Everything changed in the Arab world in the sixth century CE. A man named Muhammad was born in 570 CE to a powerful clan of merchants, the Quraysh, who controlled various trade enterprises in Mecca and surrounding cities. He grew up to be a merchant, marrying a wealthy and intelligent widow named Khadija and traveling with caravans. He was particularly well known as a fair and perceptive arbitrator of disputes among other Arab tribes and merchants. He traveled widely on business, dealing with both Christians and Jews in Palestine and Syria, where he learned about their respective religions.
An introspective man who detested greed and corruption, Muhammad was in the habit of retreating to hills near Mecca, where there was a cave in which he would camp and meditate. When he was about forty, he returned to Mecca and reported that he had been contacted by the archangel Gabriel, who informed him that he, Muhammad, was to bear God's message to the people of Mecca and the world. The core of that message was that the one true God, the God of Abraham, venerated already by the Jews and Christians, had called the Arabs to cast aside their idols and unite in a community of worshippers.
Muhammad did not meet with much success in Mecca in his initial preaching. The temples of the many gods there were rich and powerful and people resented Muhammad's attempts to get them to convert to his new religion, in large part because he was asking them to cast aside centuries of religious tradition. The real issue with Muhammad's message was its call for exclusivity – if Muhammad had just asked the Meccans to venerate the God of Abraham in addition to their existing deities, it probably would not have incited such fierce resistance, especially from the clan leaders who dominated Meccan society. Those clan leaders were fearful that if Muhammad's message caught on, it would threaten the pilgrims who flocked to Mecca to venerate the various deities: that would be bad for business.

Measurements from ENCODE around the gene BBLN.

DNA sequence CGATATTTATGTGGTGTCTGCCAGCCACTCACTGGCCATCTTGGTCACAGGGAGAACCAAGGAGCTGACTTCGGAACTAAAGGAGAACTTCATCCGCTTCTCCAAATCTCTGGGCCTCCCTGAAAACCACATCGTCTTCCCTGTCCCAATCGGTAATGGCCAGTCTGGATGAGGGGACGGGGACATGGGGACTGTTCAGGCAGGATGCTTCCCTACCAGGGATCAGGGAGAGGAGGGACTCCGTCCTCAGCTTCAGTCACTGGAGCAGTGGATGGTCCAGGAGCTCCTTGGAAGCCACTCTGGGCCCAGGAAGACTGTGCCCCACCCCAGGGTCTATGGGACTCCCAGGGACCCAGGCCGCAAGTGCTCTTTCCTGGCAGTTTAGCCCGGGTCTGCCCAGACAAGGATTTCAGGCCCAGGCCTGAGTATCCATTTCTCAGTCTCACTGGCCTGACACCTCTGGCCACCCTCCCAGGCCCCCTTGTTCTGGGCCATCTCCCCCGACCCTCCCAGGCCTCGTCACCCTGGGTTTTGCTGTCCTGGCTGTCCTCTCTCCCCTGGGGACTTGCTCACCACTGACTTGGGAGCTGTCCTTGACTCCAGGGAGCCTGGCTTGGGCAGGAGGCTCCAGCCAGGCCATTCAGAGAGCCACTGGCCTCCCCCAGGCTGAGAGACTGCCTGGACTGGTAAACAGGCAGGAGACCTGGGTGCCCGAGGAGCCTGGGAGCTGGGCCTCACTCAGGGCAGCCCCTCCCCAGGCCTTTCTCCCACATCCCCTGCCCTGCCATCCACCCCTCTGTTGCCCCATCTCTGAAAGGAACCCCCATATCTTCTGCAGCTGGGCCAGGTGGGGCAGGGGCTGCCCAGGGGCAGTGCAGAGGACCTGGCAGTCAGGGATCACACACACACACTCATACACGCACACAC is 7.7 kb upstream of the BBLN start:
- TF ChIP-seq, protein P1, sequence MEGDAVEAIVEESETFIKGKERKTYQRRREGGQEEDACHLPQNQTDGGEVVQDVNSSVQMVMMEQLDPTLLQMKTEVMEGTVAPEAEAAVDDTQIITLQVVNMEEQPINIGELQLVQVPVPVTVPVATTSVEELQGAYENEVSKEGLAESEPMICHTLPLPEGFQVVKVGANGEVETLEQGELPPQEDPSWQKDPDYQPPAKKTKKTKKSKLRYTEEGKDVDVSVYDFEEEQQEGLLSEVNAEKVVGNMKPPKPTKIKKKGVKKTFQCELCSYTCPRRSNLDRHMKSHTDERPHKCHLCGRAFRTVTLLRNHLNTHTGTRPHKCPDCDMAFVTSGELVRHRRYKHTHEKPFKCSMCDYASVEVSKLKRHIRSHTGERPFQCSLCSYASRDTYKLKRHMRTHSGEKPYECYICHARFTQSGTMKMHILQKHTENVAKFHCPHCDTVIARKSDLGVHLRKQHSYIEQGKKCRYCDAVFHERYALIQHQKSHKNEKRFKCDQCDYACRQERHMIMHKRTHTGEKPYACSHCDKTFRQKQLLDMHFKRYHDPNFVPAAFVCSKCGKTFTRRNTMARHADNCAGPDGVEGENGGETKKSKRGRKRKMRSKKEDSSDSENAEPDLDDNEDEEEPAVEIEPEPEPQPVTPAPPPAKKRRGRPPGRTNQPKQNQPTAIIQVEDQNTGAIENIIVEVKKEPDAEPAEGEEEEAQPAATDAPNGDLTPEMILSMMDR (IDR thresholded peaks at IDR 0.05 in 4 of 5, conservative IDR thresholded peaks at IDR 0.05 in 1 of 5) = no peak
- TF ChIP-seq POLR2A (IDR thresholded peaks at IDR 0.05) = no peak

Thus, in 622 CE, Muhammad and a group of his followers left Mecca, exiled by the powerful families that were part of Muhammad’s own extended clan, and traveled to the city of Yathrib, which Muhammad later renamed Medina (“the city of the Prophet”), 200 miles north. They were welcomed there by the people of Medina who hoped that Muhammad could serve as an impartial mediator in the frequent disputes between clans and families. Muhammad’s trek to Medina is called the Hejira (also spelled Hijra in English) and is the starting date of the Islamic calendar.
In Medina, Muhammad met with much more success in winning converts. He quickly established a religious community with himself as the leader, one that made no distinction between religious and political authority. His followers would regularly gather to hear him recite the Koran, which means “recitations": the repeated words of God Himself as spoken to Muhammad by the angel. In 624, just two years after his arrival in Medina, Muhammad led a Muslim force against a Meccan army, and then in 630 CE, he conquered Mecca, largely by skillfully negotiating with his former enemies there – he promised to make Mecca the center of Islam, to require pilgrimage, and to incorporate it into his growing kingdom. He sent missionaries and soldiers across Arabia, as well as to foreign powers like Byzantium and Persia. By his death in 632, Muhammad had already rallied most of the Arab tribes under his leadership and most willingly converted to Islam.